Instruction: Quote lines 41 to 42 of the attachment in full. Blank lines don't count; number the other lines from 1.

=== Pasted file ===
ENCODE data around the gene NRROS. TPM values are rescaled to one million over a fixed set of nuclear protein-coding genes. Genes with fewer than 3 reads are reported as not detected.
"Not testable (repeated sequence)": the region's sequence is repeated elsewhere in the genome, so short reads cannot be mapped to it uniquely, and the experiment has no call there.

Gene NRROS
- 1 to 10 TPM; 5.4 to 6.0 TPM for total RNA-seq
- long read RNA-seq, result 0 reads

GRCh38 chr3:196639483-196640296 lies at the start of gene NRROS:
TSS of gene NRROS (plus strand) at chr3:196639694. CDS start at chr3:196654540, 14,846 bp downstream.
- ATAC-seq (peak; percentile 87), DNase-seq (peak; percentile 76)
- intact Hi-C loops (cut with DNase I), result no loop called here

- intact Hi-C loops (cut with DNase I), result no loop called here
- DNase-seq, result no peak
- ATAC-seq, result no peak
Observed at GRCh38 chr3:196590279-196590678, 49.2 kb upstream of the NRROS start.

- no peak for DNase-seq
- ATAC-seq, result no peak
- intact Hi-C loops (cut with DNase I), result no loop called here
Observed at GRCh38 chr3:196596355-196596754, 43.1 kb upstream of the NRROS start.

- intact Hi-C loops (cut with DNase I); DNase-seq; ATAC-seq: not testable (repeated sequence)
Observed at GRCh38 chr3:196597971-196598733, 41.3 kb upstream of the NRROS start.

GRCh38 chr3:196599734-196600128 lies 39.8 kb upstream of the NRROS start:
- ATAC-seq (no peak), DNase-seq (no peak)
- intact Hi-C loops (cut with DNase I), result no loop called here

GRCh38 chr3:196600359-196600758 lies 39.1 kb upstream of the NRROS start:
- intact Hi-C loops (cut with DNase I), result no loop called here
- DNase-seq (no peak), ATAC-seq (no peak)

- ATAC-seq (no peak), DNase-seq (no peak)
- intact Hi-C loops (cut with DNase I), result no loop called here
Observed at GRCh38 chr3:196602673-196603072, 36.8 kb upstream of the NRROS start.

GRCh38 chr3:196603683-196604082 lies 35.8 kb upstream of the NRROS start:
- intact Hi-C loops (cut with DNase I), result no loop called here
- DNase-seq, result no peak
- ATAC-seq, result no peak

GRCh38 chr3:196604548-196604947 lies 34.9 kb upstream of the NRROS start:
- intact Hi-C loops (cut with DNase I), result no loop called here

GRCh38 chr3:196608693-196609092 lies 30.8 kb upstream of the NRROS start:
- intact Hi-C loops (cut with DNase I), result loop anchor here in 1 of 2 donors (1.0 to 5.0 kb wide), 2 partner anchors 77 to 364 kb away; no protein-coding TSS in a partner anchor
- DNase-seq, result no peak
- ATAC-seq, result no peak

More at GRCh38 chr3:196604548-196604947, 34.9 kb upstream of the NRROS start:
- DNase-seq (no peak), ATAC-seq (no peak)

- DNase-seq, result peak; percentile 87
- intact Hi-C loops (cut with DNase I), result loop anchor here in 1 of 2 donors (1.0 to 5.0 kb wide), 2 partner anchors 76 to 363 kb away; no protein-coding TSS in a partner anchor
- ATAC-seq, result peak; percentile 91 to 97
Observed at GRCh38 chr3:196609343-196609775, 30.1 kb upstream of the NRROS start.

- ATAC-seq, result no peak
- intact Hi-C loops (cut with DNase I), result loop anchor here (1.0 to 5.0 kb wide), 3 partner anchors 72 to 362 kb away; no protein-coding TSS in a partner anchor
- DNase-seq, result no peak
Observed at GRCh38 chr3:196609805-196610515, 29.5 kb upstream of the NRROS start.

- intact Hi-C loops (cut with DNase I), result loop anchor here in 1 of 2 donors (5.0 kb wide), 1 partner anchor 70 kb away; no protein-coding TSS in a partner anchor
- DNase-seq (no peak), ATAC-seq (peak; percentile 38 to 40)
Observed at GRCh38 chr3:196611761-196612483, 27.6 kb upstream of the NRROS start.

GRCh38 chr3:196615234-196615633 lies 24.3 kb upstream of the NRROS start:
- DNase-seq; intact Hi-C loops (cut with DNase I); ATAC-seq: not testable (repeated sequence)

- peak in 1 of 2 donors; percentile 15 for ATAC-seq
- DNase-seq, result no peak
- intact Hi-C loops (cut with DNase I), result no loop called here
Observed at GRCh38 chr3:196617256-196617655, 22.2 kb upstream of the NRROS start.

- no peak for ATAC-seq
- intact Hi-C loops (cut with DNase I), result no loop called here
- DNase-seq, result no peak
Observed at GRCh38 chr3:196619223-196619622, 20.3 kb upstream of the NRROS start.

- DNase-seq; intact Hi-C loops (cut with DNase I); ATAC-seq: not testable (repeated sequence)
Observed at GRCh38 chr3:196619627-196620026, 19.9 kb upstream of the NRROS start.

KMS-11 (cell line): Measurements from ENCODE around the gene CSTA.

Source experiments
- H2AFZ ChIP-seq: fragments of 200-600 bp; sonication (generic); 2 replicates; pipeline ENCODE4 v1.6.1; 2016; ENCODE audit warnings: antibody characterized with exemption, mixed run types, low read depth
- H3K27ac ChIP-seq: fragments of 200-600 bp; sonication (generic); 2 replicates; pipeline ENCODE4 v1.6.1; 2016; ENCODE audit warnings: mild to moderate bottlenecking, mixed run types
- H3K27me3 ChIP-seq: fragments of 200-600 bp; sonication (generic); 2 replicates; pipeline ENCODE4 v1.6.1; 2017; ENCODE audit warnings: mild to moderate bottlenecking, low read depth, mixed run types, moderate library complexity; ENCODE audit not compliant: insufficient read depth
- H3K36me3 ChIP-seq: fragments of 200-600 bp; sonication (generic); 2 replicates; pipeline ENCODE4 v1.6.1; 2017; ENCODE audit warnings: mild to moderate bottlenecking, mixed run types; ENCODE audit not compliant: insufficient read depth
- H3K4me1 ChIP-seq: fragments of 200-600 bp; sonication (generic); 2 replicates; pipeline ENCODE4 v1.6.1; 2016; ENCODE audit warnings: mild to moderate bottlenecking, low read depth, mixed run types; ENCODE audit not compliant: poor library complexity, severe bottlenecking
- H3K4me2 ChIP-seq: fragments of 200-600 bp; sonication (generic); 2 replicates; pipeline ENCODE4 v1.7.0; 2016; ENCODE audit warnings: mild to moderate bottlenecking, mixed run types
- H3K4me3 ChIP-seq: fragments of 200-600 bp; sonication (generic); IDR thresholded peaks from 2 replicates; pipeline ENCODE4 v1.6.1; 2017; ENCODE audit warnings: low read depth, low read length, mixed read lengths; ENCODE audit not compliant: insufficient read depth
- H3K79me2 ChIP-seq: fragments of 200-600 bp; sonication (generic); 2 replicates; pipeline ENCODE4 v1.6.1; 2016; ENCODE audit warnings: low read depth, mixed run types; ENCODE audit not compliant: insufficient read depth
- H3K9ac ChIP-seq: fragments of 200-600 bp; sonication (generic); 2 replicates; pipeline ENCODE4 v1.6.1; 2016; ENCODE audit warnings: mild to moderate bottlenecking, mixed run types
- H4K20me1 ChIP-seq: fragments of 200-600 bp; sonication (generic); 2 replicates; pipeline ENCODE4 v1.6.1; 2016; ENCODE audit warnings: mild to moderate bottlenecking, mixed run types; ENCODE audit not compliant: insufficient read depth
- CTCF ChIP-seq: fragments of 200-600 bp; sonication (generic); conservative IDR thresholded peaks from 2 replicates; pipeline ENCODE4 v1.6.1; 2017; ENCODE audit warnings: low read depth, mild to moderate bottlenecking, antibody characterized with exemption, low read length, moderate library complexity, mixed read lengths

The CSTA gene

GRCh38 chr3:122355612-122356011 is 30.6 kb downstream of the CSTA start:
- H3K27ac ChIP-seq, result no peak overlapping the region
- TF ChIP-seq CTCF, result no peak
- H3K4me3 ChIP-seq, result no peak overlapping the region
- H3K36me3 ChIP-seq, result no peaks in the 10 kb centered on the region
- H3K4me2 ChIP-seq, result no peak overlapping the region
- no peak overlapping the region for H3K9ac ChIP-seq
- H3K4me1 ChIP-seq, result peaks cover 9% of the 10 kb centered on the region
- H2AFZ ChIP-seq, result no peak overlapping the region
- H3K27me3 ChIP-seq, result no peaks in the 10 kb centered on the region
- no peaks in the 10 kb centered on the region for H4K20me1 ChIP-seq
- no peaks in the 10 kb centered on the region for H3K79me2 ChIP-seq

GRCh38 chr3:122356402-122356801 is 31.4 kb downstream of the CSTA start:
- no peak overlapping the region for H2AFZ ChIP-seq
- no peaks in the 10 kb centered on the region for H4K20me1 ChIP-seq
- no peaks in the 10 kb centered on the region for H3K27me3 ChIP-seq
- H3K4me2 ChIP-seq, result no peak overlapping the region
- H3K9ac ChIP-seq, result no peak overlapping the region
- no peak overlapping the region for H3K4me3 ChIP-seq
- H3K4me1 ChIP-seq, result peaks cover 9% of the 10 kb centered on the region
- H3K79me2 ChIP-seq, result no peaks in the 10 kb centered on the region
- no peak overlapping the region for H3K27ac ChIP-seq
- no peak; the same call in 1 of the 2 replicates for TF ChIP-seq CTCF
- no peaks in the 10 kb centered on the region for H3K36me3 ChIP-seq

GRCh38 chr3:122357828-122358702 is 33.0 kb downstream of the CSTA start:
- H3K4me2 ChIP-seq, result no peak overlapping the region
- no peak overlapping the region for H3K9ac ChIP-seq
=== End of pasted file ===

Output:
- DNase-seq, result peak; percentile 87
- intact Hi-C loops (cut with DNase I), result loop anchor here in 1 of 2 donors (1.0 to 5.0 kb wide), 2 partner anchors 76 to 363 kb away; no protein-coding TSS in a partner anchor